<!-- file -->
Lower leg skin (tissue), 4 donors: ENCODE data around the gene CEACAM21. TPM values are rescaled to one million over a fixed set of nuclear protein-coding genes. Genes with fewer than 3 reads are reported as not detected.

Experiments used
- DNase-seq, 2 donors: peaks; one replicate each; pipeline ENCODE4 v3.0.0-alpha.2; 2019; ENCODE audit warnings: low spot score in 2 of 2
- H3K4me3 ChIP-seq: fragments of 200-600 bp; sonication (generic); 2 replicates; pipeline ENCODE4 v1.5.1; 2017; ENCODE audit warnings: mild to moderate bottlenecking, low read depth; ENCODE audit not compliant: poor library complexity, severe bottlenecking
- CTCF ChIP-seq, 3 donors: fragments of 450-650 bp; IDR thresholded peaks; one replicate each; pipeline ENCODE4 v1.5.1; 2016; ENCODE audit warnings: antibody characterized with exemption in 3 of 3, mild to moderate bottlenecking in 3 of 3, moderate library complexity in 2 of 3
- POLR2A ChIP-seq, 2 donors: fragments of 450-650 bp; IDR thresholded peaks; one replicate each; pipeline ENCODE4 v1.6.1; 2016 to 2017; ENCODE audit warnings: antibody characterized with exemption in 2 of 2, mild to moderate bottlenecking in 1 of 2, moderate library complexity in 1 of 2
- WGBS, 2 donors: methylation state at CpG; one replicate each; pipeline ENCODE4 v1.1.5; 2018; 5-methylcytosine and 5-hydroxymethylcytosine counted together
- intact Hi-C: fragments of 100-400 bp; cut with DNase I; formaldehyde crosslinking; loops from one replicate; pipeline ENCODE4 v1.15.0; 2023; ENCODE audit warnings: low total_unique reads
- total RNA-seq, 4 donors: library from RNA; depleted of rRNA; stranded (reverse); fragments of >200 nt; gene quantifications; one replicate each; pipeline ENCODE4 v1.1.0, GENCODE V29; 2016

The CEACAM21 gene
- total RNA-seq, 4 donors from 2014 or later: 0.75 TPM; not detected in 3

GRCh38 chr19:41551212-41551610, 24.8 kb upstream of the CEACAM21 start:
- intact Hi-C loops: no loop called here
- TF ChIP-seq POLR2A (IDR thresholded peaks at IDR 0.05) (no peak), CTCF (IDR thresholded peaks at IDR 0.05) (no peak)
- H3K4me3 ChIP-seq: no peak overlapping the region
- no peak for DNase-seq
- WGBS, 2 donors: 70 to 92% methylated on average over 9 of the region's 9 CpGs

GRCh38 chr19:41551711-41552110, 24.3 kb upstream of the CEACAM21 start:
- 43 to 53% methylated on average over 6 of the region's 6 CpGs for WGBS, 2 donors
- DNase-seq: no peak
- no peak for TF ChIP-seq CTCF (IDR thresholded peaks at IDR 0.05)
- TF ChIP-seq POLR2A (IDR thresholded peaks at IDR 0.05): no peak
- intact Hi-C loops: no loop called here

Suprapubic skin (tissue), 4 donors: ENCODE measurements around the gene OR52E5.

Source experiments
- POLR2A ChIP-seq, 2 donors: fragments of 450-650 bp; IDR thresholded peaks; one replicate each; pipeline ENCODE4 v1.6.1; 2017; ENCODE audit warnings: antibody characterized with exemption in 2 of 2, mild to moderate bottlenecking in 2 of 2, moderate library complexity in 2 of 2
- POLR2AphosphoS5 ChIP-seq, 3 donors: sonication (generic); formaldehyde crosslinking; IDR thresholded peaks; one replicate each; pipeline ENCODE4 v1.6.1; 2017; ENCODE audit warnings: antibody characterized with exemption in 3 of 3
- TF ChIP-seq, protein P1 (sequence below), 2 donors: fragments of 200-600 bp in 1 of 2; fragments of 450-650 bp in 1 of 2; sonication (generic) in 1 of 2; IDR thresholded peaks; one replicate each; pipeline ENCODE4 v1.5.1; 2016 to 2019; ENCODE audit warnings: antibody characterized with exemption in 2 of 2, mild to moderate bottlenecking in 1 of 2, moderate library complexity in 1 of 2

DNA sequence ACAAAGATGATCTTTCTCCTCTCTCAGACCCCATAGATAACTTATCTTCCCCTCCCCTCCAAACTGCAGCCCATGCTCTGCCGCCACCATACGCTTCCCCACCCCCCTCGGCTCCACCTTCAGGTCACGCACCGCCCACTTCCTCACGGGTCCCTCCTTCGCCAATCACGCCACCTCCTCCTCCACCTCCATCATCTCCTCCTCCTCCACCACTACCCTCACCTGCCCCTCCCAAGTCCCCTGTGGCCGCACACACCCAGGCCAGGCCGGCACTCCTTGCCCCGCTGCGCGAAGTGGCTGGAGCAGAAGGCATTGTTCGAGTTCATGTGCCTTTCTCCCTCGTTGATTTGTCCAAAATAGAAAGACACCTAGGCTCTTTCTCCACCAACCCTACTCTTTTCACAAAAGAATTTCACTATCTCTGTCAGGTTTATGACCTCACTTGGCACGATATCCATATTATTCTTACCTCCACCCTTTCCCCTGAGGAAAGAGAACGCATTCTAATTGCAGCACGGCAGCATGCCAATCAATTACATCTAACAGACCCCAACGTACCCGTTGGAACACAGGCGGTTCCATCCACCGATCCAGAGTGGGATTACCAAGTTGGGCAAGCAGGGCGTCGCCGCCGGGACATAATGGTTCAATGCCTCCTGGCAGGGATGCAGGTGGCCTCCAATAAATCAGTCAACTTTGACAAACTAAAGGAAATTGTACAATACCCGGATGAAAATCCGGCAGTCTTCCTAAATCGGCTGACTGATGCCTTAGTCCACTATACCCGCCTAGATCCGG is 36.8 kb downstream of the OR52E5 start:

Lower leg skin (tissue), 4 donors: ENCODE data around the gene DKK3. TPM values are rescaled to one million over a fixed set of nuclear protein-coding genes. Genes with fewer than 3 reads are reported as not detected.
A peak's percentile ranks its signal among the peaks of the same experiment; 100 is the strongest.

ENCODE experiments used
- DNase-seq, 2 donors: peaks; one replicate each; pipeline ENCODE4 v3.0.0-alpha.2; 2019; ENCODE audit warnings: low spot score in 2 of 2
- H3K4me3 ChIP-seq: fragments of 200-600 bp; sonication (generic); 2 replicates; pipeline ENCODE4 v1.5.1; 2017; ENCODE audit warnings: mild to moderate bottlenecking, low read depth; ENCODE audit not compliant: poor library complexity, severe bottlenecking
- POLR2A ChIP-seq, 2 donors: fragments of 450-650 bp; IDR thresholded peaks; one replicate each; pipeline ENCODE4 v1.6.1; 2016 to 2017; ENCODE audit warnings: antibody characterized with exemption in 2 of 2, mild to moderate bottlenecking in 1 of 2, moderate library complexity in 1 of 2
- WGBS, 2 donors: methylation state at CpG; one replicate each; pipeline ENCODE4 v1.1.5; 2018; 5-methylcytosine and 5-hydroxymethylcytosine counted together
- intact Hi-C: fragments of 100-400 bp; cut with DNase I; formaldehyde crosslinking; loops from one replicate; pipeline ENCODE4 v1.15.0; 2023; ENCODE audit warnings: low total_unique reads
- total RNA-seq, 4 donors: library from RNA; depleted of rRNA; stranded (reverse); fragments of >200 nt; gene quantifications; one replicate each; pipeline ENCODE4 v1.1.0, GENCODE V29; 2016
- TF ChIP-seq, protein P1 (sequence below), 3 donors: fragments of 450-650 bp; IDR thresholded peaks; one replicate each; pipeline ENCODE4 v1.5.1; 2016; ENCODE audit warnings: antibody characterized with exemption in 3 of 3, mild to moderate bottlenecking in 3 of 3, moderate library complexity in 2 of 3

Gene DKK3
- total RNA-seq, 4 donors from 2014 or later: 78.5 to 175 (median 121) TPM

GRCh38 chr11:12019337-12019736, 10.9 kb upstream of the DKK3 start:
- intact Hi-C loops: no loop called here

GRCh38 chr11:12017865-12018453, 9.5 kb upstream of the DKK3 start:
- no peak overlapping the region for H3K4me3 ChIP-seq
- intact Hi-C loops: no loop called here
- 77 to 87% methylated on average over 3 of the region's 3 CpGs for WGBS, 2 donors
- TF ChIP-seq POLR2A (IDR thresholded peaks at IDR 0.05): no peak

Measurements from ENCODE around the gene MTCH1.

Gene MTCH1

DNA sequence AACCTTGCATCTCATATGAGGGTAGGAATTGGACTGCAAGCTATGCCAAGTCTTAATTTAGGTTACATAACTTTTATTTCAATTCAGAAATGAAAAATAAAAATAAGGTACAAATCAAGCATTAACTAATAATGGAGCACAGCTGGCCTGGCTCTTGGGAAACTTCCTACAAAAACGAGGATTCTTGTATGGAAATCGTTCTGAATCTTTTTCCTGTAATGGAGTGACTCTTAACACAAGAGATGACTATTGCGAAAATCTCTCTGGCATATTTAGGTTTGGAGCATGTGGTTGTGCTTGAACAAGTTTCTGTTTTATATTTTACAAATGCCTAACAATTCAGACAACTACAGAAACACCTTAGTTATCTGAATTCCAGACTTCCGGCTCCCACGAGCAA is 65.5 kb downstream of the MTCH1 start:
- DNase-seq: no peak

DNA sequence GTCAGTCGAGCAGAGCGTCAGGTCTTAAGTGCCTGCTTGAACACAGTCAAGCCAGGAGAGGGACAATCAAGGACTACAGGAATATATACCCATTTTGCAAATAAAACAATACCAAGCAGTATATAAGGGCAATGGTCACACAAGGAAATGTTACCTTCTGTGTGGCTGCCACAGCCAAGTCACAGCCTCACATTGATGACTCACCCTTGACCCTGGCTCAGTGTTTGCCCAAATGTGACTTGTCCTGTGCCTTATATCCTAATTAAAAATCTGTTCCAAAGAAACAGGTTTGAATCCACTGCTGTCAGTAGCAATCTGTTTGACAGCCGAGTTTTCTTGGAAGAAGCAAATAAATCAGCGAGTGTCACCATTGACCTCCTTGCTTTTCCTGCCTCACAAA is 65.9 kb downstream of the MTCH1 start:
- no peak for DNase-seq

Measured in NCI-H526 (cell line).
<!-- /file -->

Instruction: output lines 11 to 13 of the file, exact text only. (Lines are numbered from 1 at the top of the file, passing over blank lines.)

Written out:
- total RNA-seq, 4 donors from 2014 or later: 0.75 TPM; not detected in 3

GRCh38 chr19:41551212-41551610, 24.8 kb upstream of the CEACAM21 start:
- intact Hi-C loops: no loop called here